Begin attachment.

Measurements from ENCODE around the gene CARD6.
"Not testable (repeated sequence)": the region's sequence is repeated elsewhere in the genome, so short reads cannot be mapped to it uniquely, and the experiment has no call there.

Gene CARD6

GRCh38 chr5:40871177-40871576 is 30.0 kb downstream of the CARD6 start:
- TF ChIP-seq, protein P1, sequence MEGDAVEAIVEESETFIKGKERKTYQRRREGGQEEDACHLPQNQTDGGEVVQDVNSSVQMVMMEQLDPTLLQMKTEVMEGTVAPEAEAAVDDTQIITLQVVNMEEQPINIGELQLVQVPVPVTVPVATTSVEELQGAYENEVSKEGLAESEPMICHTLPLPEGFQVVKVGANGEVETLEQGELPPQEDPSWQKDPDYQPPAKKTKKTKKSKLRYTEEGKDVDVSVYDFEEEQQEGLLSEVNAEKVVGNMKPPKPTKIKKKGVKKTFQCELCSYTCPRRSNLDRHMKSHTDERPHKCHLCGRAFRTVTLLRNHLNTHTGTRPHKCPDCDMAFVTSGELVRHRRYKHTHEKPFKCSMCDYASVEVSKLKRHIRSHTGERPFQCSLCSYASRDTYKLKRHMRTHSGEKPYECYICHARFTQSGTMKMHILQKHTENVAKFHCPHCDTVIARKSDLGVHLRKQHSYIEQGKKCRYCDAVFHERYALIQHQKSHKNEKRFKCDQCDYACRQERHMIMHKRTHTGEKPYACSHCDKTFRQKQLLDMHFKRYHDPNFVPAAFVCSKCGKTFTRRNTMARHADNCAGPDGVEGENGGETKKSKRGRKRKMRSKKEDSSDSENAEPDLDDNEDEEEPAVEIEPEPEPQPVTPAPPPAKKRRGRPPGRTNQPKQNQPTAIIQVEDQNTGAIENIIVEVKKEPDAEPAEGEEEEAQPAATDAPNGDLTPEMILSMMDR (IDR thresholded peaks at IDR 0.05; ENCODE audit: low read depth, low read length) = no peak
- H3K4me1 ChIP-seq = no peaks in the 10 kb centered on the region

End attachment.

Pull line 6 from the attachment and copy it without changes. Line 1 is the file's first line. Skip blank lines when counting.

- H3K4me1 ChIP-seq = no peaks in the 10 kb centered on the region